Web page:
Call argued that women could learn to manage stress and relax themselves to deal with their anxiety safely and effectively using various exercises of what she termed "mind concentration.” Unfortunately, her techniques involved methods such as guided imagery and autosuggestion which, while a standard part of stress management training today, tapped into the cultural panic surrounding "hypnotism.” Still poorly understood at the time (not that we understand it much better today), stories of sinister hypnotists gaining control over their (usually female) victims had generated a fair amount of mistrust over any treatment program that even suggested that women were being targeted. Since Call described her training system as "combined concentration and relaxation in connection with the art of acting into a powerful means for relieving nervous distress", many critics promptly accused her of hypnotism and the controversy was on.
The newspaper war that began in response to Dr. Utley's accusation seemed evenly split between pro- and anti-Call forces. The headline for the New York Sun read. "Girl Pupils Hypnotized" while the Boston Globe headline was, "Hypnotism Not Taught at Lasell". The Sun story stated that the girl students at the centre of the controversy had been "completely hypnotized and their nervous systems... almost shattered" which was then picked up by newspapers across the country. Newspaper coverage sensationalized the story further by suggesting that Call's "victims" were in critical condition and unlikely ever to recover.
While the names of the patients were never released to the public, the Sun described them both as being fifteen years old and having been forced to take Call's course against their will. The Sun also interviewed prominent neurologist and psychoanalyst, Dr. Frederick Peterson, who declared the Call system as being "full of danger" and that "compelling the girls to concentrate the mind intently on the various muscles which they are taught to train to obedience." Peterson went on to stress that the nerve training provided by Call was "sure to produce injurious results." In what he likely thought would be helpful advice, Peterson concluded that "“girls in school shouldn’t be taught that they have any nerves.”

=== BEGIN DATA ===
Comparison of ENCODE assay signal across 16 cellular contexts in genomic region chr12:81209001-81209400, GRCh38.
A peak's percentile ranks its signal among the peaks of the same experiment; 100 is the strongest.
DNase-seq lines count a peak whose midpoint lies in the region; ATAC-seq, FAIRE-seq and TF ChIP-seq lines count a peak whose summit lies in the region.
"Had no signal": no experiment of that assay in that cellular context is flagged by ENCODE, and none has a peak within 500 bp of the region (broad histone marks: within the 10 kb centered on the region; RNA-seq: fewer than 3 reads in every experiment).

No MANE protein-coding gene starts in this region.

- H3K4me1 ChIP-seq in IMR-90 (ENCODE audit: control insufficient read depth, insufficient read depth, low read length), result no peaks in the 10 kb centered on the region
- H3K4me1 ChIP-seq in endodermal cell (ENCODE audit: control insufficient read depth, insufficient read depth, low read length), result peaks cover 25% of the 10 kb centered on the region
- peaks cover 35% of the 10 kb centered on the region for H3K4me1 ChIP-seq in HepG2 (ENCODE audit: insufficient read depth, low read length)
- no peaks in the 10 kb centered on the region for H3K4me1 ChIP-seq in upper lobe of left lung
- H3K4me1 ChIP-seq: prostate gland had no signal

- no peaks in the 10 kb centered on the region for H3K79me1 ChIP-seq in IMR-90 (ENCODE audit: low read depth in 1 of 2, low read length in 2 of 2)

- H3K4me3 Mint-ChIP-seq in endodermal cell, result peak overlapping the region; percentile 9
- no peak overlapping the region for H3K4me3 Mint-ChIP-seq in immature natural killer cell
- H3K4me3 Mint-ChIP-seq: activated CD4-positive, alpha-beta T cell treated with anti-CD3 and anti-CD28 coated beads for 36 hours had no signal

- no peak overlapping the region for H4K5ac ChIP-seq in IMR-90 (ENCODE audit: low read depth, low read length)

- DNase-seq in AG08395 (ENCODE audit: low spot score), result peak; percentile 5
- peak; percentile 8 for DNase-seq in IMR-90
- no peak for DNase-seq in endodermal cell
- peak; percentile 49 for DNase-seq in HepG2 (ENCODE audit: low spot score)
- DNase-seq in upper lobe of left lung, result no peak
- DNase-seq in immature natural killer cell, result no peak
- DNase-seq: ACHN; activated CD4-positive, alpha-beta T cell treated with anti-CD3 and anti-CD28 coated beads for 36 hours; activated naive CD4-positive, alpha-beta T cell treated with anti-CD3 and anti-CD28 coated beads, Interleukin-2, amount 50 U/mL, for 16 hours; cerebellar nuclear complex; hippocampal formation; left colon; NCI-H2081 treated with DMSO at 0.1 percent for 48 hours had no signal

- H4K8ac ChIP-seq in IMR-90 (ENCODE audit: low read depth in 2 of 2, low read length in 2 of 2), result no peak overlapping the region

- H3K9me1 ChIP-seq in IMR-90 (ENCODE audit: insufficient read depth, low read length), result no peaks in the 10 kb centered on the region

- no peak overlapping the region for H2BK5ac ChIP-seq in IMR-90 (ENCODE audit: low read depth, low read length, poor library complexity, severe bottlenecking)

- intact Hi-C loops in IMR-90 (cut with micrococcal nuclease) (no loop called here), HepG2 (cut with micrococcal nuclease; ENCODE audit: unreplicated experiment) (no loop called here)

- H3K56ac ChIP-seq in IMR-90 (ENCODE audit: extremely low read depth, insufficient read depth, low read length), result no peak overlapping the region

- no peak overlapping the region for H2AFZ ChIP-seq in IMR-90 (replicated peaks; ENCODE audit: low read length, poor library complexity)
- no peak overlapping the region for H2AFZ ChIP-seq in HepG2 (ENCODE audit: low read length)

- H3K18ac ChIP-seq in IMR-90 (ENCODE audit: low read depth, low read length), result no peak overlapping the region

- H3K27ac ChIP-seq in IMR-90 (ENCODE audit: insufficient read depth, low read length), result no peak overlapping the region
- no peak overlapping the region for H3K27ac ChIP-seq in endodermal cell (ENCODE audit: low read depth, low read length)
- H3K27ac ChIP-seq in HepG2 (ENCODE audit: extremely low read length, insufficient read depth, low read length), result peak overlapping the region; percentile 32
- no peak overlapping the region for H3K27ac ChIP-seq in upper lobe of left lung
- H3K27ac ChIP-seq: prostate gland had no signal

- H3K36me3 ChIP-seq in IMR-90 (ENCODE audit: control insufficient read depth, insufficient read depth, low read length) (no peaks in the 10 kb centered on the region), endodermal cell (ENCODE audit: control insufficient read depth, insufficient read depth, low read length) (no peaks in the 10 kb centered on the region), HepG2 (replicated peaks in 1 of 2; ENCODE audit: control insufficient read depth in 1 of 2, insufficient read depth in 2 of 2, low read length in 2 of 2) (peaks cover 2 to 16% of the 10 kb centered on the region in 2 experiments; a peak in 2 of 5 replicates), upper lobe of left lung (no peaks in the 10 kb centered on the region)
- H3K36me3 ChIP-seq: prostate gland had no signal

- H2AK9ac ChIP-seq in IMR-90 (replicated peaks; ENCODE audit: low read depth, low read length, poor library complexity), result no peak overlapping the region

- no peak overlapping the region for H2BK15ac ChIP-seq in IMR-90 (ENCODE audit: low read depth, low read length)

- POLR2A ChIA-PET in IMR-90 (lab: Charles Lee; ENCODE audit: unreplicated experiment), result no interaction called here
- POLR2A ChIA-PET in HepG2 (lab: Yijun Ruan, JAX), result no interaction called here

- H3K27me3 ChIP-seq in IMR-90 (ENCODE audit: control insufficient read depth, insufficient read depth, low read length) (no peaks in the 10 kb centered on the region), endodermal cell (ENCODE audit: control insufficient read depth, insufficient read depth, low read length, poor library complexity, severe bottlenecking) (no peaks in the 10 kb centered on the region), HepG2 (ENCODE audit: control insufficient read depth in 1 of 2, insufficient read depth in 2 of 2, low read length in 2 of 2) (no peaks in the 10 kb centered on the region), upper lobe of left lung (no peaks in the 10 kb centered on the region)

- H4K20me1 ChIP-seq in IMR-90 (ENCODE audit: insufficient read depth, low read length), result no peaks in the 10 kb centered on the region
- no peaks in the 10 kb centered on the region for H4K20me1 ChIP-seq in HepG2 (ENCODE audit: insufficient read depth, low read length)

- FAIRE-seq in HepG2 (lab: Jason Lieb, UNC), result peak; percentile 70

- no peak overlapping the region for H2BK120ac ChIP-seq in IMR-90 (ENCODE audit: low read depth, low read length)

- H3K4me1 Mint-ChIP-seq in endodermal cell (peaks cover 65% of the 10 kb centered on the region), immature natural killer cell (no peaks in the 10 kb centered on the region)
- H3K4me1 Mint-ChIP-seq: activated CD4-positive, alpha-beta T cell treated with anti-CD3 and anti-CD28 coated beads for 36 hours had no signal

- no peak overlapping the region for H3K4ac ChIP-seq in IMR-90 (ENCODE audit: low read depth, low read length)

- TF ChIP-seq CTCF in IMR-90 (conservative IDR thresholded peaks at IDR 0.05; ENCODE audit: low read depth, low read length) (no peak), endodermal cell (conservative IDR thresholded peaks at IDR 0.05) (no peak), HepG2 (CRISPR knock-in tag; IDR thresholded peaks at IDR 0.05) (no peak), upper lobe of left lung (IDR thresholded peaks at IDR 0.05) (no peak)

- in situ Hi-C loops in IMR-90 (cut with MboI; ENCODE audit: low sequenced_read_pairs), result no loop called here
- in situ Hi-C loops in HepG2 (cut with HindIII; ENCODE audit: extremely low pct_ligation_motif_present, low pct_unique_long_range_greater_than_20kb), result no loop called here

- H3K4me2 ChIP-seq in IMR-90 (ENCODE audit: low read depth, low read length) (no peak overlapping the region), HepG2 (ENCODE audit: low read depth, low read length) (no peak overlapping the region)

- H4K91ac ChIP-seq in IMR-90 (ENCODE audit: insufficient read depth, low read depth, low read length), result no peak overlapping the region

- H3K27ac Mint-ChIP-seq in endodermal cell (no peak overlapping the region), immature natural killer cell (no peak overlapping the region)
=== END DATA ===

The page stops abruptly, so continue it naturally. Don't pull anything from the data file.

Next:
Call's defenders were somewhat saner in her defense. The president and principal of Lasell Seminary, Charles D. Bragdon, stood by Annie Call and her training. He reasonably pointed out that having one or two students developing problems later was almost inevitable considering the large class sizes Call was obliged to teach. Following on that theme, one of Call's student told the press, "Would you abolish gymnasiums just because one or two persons sprained an ankle?” Parents and teachers all stood by Call as well and dismissed any concerns about her nerve training.